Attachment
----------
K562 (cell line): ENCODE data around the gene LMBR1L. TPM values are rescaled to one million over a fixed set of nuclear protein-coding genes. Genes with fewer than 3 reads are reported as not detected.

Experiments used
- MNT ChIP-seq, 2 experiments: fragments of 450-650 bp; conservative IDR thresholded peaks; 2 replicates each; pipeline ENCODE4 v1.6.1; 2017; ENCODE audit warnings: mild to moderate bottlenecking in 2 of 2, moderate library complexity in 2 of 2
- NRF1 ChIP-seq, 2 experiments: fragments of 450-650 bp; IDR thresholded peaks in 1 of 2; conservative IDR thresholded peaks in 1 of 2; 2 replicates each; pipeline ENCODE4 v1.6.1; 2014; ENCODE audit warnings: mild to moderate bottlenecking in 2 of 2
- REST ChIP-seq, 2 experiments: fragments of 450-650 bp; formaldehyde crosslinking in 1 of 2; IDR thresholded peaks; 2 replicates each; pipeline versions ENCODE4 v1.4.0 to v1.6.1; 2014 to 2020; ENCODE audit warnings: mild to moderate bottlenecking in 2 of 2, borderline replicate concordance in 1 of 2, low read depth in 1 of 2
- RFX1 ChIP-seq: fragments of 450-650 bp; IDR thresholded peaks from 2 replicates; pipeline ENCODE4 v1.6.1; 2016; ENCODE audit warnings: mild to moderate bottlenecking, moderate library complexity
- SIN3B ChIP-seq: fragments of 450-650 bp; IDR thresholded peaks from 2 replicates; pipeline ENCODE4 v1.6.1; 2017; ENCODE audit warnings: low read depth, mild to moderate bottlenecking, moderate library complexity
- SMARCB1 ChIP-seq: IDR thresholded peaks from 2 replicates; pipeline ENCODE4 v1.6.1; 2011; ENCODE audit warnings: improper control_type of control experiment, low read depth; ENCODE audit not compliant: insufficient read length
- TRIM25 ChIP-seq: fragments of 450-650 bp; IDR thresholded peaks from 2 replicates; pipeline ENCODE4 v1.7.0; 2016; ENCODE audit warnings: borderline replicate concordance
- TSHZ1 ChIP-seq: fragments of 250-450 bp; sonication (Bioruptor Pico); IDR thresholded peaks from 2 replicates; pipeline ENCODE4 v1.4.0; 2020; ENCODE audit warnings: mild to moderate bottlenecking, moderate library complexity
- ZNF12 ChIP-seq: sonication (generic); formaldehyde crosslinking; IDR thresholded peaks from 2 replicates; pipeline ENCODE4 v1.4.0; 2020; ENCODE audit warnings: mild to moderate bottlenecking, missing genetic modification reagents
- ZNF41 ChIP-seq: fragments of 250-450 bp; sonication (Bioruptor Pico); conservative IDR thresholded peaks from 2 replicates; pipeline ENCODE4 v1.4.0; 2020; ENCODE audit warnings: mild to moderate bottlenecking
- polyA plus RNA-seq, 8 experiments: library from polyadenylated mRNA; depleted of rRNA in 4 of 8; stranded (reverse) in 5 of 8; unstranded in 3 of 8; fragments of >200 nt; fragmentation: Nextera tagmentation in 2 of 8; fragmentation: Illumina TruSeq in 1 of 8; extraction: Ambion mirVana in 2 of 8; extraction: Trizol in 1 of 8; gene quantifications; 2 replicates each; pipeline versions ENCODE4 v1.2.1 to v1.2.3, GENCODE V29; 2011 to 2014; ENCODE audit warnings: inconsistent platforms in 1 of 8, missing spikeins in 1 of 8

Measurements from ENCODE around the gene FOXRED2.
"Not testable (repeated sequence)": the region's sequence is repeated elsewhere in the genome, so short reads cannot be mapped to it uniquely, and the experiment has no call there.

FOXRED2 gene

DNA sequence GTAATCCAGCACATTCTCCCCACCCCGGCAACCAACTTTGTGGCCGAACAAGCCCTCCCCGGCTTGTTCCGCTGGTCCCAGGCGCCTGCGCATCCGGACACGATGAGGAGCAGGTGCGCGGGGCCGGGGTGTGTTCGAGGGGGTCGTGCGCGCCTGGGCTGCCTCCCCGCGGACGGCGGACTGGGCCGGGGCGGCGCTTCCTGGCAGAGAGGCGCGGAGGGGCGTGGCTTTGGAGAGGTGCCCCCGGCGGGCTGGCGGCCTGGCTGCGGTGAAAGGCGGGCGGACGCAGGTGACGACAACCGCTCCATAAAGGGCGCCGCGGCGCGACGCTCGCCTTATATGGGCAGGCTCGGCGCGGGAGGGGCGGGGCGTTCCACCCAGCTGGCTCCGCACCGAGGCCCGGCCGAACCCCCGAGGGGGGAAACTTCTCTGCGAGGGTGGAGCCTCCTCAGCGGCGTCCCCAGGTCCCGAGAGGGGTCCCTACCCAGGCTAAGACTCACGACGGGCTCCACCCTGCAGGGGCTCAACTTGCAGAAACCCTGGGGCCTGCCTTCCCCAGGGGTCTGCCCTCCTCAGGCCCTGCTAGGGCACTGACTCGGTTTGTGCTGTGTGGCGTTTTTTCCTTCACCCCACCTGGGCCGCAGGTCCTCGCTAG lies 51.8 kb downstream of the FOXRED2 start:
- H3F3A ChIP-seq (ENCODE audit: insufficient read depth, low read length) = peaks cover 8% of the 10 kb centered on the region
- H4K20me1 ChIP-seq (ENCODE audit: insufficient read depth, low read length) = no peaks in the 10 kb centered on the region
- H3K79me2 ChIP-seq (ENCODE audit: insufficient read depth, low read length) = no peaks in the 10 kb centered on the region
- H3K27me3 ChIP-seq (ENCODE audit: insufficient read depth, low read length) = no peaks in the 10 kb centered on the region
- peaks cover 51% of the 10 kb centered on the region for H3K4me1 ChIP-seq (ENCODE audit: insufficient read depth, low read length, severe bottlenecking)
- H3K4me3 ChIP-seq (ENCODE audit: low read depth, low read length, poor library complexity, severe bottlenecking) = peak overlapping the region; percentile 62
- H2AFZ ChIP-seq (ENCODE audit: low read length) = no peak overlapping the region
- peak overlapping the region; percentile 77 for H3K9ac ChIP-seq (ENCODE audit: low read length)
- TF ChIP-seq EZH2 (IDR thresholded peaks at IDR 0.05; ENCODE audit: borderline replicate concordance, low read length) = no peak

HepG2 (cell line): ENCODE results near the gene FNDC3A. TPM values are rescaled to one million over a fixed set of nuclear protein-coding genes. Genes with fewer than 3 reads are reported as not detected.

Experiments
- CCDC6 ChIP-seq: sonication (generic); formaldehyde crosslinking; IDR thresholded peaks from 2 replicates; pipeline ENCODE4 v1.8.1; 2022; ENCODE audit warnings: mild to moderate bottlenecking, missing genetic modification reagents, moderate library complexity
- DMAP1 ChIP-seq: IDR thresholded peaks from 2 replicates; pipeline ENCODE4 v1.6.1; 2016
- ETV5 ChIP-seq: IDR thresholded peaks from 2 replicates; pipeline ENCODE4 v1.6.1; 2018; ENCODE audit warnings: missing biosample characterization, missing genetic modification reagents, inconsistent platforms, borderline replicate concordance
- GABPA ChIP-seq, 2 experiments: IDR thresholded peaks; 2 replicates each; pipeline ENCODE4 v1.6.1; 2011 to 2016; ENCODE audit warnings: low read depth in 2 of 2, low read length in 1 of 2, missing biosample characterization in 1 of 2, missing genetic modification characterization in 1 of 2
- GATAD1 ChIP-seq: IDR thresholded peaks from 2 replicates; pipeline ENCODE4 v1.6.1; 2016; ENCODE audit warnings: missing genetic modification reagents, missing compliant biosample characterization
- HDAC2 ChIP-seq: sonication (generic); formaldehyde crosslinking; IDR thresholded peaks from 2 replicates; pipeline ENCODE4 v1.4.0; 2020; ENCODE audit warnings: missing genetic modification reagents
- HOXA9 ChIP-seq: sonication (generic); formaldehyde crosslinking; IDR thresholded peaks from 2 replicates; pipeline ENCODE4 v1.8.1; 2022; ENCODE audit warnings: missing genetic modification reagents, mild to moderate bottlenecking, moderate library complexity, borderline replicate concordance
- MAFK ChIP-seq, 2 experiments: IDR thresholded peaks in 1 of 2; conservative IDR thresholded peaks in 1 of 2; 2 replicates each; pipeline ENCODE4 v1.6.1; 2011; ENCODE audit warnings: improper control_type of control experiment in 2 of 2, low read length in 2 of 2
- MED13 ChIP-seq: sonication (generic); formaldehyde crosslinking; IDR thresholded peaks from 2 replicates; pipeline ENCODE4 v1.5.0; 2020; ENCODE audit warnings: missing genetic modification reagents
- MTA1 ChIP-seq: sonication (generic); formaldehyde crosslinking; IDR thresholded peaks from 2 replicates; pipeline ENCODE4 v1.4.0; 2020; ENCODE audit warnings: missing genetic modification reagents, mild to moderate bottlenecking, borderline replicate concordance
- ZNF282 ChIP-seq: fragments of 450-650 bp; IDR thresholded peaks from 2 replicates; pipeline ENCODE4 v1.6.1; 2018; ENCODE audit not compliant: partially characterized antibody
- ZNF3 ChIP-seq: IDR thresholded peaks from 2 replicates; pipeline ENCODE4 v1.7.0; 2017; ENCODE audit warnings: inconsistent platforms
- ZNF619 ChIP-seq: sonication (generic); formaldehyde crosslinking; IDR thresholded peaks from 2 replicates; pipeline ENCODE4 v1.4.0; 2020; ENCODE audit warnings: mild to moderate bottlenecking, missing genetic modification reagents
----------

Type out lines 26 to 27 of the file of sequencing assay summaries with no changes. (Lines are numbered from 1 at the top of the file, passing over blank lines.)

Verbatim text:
- TF ChIP-seq EZH2 (IDR thresholded peaks at IDR 0.05; ENCODE audit: borderline replicate concordance, low read length) = no peak

HepG2 (cell line): ENCODE results near the gene FNDC3A. TPM values are rescaled to one million over a fixed set of nuclear protein-coding genes. Genes with fewer than 3 reads are reported as not detected.